Violence and abuse against children with disabilities

It has long been known that children with disabilities are subject more frequently to violence from peers, violence in the home, sexual abuse, forced sterilisation, forced abortion and violence when receiving treatment. Despite criticism from the UN, Sweden lacks a comprehensive picture of the situation for these children. Two LiU researchers have surveyed our knowledge in this area, under the auspices of the Ministry of Health and Social Affairs and the Children’s Welfare Foundation Sweden. 
Barn sitter i trappa“Children with disabilities have the same rights as other children, but it seems that these rights are not followed. Our report demonstrates what may be a first step towards improving the situation,” says Carl Göran Svedin of the knowledge centre Barnafrid at Linköping University. He is one of the researchers who have surveyed the Swedish research published around children with disabilities and the extent to which these children are subject to violence and abuse.

Sweden’s deficient knowledge about children with disabilities and the violence and abuse that these children are exposed to has been criticised. Both the UN Committee on the Rights of the Child and the UN committee established by the Convention on the Rights of Persons with Disabilities have requested information and statistics about violence against children with disabilities. Against this background, a survey of knowledge of the total exposure to violence and abuse has been collected.

Mistreatment in the home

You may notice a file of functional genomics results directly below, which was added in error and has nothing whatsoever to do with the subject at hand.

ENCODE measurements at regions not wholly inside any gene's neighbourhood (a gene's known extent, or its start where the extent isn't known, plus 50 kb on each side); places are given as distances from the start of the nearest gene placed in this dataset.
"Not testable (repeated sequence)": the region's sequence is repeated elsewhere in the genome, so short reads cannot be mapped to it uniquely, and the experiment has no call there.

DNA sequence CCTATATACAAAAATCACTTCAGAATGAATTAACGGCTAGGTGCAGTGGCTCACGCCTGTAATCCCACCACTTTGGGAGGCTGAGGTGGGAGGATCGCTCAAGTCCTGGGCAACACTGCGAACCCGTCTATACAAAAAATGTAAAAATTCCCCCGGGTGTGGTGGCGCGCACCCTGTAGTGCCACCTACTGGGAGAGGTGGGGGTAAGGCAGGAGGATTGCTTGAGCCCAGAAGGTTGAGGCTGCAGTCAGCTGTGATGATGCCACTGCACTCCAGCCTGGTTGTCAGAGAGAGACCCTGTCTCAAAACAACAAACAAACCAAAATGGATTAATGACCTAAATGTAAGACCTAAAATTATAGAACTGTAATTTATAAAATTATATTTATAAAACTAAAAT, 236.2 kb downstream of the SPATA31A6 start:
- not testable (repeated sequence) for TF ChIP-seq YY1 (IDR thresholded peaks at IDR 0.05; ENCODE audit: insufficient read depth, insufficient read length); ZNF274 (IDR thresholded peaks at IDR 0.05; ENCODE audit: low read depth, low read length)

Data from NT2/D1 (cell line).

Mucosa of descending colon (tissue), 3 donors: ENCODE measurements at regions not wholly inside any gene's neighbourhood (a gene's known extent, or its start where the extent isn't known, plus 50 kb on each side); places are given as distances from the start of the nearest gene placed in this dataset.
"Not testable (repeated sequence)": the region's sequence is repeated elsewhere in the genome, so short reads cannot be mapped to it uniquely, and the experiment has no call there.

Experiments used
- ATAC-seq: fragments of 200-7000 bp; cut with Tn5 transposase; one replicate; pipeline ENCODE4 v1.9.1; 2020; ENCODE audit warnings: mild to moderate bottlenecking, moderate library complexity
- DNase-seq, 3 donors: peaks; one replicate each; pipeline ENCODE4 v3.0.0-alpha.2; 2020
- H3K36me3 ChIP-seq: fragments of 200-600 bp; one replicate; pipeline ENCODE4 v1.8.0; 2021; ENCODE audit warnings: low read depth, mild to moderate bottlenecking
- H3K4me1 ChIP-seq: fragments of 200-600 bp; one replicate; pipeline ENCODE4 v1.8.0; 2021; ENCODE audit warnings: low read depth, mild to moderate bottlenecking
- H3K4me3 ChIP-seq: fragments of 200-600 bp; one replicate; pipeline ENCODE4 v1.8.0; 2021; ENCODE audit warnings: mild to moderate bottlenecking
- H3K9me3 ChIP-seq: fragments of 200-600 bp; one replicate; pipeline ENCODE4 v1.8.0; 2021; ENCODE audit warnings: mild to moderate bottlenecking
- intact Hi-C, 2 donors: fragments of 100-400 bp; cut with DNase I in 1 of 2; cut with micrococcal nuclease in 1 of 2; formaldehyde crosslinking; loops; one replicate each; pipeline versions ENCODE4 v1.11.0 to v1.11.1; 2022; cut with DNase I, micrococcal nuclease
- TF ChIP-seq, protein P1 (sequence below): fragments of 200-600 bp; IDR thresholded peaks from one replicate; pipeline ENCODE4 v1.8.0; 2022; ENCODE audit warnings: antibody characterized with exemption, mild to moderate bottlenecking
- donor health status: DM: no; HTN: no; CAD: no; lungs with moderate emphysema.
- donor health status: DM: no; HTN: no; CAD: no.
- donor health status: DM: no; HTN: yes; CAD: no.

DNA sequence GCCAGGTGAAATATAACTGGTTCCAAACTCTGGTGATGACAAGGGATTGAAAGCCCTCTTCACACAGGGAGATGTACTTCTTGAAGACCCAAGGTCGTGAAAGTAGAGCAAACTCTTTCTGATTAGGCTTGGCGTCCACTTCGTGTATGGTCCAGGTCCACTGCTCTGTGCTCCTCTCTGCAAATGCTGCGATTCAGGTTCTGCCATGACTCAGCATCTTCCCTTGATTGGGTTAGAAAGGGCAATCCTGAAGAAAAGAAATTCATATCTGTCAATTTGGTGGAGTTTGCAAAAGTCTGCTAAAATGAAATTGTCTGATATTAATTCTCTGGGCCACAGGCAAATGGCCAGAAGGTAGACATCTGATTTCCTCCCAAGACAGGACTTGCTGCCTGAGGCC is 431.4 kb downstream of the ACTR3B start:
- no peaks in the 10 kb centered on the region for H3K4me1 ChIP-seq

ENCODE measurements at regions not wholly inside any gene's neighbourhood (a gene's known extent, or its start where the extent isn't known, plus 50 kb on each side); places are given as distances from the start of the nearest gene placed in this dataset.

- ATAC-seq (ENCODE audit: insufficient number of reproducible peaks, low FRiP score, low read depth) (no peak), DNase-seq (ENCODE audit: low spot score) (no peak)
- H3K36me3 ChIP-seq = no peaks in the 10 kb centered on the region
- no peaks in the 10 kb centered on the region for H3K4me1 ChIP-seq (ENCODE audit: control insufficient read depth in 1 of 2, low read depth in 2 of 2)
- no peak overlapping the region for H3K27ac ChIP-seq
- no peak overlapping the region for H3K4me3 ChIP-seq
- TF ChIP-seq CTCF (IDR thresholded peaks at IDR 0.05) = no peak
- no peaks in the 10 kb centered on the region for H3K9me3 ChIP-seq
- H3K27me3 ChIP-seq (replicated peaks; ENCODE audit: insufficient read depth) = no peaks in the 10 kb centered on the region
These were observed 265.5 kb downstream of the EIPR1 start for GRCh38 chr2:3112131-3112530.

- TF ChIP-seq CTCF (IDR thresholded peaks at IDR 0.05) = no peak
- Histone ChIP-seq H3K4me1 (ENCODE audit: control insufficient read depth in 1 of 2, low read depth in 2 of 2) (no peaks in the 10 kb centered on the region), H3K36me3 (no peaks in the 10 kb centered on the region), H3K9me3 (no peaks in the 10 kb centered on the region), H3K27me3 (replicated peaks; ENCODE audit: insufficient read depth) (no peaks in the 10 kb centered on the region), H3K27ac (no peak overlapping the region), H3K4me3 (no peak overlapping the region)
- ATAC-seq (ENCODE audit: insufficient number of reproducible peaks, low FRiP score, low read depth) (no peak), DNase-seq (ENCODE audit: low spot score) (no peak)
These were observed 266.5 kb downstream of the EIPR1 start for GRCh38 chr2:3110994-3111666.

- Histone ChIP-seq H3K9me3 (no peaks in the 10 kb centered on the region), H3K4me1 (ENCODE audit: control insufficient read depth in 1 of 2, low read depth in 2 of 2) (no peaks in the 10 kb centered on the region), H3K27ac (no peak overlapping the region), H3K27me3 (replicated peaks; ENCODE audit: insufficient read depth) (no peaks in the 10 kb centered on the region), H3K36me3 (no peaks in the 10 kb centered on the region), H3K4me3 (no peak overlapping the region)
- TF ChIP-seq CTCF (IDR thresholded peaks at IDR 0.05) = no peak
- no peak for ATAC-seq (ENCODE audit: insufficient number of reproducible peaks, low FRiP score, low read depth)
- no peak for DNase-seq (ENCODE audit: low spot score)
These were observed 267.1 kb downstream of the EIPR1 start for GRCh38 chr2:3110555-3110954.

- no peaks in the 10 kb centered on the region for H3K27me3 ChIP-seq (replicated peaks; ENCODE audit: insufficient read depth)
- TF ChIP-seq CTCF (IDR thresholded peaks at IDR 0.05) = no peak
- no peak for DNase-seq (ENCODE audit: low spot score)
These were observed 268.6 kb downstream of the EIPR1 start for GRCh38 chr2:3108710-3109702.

One of the conclusions of the report is that children with chronic disease or disabilities are subjected to bullying twice as often as children without such conditions. The studies also show that physical mistreatment occurs principally in the home, while bullying occurs at school or online. Of 20-year-olds with disabilities, 15% stated that they had been beaten, bitten or kicked by their parents while growing up.

“Attention must be drawn to the increased stress experienced by parents of children with disabilities, and to the taboo that appears to arise between professionals and parents when talking about this stress,” says Carl Göran Svedin.  

The report’s authors conclude that information and further education are required within most areas in which adults meet these children. This is true not only for parents and relatives but also for professionals in schools, the medical and social care systems, and the legal professions. More knowledge must be introduced also into the undergraduate education given by institutions of higher education.

The authors present several proposals that may lead to improvement:

- Strategies and preventative measures that deal with violence and abuse against children must include a disability-based perspective.

- The education in sex and inter-personal relationships given by schools for children with disabilities should be modernised such that it contains a balance of relationship skills, the affirmation of sexuality and knowledge about risks and violence.

- Knowledge about violence should be compulsory in undergraduate education intended for people who will subsequently work with children.

Carl Göran Svedin is professor at Linköping University and head of the Barnafrid knowledge centre. The other authors of the report are Linda Jonsson, senior lecturer at Linköping University and Barnafrid, and Åsa Landberg, child psychologist at the Children's Welfare Foundation Sweden.


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